To make sure you never miss out on your favourite NEW stories, we're happy to send you some reminders
Click 'OK' then 'Allow' to enable notifications
| Last updated
The Not Just a Dog initiative conducted a survey and found 38 per cent of employees wished they would’ve been granted compassionate leave, as the death of their pet surprisingly affected them a lot worse than expected, according to Lovin.
Research also found that 51 per cent of surveyed participants said it was similar or worse to the death of a family member.
Meanwhile, 72 per cent admitted to having more photos of their phone than a partner or family member and honestly feels as adorable images of pups definitely triumph baby pics.
Additionally, 58 per cent admitted that it took them a good year to overcome the death of their pet.
Psychologist and neuroscientist Dr Sabina Brennan said: "When a dog passes on, no matter how prepared we are for it, how old the dog is or how long or how short a time they spent with you, the loss can be overwhelming.
"I think the most important aspect of coping with the loss is to allow yourself to grieve and accepting that what you’re feeling is normal. Surround yourself with people who understand and if you’re struggling, please seek professional advice.”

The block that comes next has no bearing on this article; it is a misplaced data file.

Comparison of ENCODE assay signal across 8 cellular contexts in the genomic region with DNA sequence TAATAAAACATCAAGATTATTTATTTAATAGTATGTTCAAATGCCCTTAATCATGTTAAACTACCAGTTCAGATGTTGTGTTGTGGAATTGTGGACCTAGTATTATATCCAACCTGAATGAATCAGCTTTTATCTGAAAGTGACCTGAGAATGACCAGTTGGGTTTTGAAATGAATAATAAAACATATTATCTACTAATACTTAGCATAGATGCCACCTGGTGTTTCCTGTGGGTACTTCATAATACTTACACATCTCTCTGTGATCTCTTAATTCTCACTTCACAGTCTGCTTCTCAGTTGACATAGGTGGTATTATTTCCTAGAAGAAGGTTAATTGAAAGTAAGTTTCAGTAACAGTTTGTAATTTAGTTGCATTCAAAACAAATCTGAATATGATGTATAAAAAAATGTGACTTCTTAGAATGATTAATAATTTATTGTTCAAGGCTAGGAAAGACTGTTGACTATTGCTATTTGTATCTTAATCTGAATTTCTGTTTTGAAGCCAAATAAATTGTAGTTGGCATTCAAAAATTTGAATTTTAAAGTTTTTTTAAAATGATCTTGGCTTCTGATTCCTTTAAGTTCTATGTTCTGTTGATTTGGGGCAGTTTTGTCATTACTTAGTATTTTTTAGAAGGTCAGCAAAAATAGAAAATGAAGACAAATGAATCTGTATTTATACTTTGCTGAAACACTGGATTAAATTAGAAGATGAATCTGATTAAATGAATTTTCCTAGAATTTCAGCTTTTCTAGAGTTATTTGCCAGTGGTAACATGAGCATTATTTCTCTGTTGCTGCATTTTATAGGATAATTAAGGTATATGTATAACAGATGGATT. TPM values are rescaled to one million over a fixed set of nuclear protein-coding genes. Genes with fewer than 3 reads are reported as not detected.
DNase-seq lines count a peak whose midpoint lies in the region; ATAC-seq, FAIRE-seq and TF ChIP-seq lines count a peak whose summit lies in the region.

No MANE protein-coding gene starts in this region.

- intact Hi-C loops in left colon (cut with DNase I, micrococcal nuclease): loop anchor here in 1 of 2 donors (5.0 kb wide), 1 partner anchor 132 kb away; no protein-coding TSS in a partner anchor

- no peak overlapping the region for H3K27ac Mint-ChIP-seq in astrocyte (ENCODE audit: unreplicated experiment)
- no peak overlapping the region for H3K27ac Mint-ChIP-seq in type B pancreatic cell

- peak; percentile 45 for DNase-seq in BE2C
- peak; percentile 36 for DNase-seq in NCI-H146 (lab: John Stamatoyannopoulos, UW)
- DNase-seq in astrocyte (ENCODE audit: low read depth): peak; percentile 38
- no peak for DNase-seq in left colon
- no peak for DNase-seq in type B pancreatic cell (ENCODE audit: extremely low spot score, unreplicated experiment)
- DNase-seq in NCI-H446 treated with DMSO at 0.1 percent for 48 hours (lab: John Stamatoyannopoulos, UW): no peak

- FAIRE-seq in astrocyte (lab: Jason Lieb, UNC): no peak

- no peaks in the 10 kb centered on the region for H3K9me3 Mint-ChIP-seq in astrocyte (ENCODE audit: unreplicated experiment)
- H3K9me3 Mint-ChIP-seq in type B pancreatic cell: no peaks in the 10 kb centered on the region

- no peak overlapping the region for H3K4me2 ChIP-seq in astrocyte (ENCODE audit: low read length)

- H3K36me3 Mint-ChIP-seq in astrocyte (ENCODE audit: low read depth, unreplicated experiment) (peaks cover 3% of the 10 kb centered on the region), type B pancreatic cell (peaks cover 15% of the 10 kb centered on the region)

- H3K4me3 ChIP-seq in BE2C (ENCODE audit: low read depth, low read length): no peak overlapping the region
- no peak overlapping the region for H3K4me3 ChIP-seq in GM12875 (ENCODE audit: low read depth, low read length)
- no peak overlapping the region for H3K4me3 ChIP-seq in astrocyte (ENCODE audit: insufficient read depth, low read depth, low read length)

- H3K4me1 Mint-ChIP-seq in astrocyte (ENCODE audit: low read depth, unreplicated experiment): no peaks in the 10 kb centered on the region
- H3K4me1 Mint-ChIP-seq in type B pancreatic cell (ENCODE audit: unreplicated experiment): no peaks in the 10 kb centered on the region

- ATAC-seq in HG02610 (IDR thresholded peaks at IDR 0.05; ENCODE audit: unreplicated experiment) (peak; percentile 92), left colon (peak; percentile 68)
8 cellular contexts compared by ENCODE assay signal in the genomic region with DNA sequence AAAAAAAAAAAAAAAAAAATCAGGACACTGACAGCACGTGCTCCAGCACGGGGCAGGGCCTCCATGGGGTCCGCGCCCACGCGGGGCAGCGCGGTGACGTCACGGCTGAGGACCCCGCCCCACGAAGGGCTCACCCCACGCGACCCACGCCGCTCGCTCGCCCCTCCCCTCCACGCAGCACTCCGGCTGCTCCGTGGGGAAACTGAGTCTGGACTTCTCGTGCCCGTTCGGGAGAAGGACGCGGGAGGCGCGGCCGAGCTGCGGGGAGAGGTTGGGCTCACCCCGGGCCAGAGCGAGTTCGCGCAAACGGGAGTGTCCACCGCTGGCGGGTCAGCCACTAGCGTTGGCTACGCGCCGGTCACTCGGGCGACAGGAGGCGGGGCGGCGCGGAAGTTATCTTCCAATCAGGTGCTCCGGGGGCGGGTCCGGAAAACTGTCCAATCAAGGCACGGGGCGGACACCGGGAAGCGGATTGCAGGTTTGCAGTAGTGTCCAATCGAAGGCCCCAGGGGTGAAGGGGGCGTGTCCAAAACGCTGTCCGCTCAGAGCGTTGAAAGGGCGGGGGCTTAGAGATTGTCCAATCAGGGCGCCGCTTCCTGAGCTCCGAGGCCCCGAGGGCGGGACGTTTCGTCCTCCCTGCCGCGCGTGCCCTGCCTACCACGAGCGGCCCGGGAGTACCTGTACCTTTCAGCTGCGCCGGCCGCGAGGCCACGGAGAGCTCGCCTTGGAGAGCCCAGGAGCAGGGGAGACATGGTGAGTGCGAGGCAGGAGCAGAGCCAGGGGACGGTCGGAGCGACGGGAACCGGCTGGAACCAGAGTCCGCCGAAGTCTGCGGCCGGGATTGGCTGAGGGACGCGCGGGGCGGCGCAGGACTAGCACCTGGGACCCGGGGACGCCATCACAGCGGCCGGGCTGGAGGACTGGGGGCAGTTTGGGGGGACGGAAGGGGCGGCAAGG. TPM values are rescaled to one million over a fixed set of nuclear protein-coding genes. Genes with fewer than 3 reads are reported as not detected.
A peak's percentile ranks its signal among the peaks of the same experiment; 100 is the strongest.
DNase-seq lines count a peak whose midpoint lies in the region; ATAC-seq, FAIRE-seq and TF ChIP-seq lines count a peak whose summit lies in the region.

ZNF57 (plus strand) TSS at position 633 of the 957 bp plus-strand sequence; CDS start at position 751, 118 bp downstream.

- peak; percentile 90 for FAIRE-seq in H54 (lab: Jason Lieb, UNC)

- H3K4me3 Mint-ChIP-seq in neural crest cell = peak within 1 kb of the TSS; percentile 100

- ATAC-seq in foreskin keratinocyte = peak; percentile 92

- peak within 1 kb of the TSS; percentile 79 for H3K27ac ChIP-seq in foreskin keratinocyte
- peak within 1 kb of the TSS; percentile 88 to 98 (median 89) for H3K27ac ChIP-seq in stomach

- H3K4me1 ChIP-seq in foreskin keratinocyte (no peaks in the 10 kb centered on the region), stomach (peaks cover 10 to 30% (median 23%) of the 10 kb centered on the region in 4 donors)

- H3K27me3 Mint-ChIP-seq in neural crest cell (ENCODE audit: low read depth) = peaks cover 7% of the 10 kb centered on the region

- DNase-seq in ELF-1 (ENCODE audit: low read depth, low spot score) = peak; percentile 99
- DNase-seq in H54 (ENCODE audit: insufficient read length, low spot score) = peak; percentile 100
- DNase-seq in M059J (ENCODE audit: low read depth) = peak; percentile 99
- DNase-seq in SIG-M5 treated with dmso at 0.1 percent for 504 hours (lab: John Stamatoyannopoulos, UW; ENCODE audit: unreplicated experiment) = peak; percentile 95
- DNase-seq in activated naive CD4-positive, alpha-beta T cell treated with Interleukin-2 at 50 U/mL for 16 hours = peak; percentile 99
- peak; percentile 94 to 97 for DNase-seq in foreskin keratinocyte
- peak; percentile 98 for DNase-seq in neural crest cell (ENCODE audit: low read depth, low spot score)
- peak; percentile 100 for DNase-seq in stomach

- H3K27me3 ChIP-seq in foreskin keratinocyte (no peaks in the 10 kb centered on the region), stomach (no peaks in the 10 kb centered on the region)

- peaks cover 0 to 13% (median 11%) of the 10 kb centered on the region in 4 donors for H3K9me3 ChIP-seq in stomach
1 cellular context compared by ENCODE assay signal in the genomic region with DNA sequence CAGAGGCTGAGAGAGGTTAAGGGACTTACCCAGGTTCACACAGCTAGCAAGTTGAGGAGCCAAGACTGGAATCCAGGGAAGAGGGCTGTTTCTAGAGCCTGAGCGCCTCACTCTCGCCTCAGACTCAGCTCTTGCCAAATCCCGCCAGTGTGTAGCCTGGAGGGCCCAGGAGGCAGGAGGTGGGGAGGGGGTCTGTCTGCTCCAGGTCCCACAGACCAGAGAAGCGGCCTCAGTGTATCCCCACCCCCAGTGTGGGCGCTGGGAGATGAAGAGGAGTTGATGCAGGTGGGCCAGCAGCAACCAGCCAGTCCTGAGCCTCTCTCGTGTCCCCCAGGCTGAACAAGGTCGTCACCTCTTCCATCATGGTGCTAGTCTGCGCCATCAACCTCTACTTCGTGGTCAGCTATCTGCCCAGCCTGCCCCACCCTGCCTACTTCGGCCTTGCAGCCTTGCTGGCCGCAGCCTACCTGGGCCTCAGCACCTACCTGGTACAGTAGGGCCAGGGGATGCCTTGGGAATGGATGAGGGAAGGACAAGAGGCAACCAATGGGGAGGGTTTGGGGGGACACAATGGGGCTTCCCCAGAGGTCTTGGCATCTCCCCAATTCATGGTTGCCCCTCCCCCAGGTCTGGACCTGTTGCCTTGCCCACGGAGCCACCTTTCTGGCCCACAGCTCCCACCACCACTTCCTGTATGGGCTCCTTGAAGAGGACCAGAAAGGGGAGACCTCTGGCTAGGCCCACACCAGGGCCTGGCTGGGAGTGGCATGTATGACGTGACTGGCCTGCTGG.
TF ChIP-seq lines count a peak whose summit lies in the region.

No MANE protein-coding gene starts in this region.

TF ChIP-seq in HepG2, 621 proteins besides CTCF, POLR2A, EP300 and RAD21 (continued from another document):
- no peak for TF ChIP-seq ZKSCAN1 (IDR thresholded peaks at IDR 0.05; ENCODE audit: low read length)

Currently, in Ireland, compassionate leave or force majeure leave is dependent on the type of work/contract and nature of the tragedy, including death, unexpected illness or injury to a close family member or partner. Employees can also take time off to look after someone they owe a duty of care to, according to the Citizens Information.
However, Executive Director of Dogs Trust Ireland, Becky Bristow said that she would like companies to extend compassionate leave to beavered pet owners, something her organisation offers.
She said: “Many people spend more time with their dogs than anyone else in their life and have a unique bond with them.
“As a dog welfare charity, we understand the impact the loss of a dog can have, so we offer our employees a day’s paid leave in the event of the death of their dog, and we would love to see other employers offer the same.”
Chosen for YouChosen for You
Most Read StoriesMost Read